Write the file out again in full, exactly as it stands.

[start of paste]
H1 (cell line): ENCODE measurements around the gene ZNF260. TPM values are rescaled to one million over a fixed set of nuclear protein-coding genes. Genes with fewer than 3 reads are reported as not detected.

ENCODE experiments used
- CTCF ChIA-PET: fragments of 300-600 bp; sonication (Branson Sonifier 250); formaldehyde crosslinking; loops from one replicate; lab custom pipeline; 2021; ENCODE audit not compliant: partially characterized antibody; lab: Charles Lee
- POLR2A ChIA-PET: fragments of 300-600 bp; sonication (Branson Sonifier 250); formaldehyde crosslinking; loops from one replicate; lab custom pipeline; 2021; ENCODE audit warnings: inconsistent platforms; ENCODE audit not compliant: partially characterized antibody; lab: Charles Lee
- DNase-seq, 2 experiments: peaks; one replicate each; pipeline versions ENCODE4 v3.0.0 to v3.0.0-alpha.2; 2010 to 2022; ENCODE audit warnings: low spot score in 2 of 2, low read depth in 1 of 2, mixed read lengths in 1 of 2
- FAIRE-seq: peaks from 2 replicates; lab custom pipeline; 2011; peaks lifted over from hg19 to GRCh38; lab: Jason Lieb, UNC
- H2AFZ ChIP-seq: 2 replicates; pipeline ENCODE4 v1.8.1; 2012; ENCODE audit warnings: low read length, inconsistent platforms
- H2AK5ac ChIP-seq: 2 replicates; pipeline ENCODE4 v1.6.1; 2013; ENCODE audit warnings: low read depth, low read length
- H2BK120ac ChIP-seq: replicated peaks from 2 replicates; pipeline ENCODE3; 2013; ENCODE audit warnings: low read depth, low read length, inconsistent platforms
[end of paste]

H1 (cell line): ENCODE measurements around the gene ZNF260. TPM values are rescaled to one million over a fixed set of nuclear protein-coding genes. Genes with fewer than 3 reads are reported as not detected.

ENCODE experiments used
- CTCF ChIA-PET: fragments of 300-600 bp; sonication (Branson Sonifier 250); formaldehyde crosslinking; loops from one replicate; lab custom pipeline; 2021; ENCODE audit not compliant: partially characterized antibody; lab: Charles Lee
- POLR2A ChIA-PET: fragments of 300-600 bp; sonication (Branson Sonifier 250); formaldehyde crosslinking; loops from one replicate; lab custom pipeline; 2021; ENCODE audit warnings: inconsistent platforms; ENCODE audit not compliant: partially characterized antibody; lab: Charles Lee
- DNase-seq, 2 experiments: peaks; one replicate each; pipeline versions ENCODE4 v3.0.0 to v3.0.0-alpha.2; 2010 to 2022; ENCODE audit warnings: low spot score in 2 of 2, low read depth in 1 of 2, mixed read lengths in 1 of 2
- FAIRE-seq: peaks from 2 replicates; lab custom pipeline; 2011; peaks lifted over from hg19 to GRCh38; lab: Jason Lieb, UNC
- H2AFZ ChIP-seq: 2 replicates; pipeline ENCODE4 v1.8.1; 2012; ENCODE audit warnings: low read length, inconsistent platforms
- H2AK5ac ChIP-seq: 2 replicates; pipeline ENCODE4 v1.6.1; 2013; ENCODE audit warnings: low read depth, low read length
- H2BK120ac ChIP-seq: replicated peaks from 2 replicates; pipeline ENCODE3; 2013; ENCODE audit warnings: low read depth, low read length, inconsistent platforms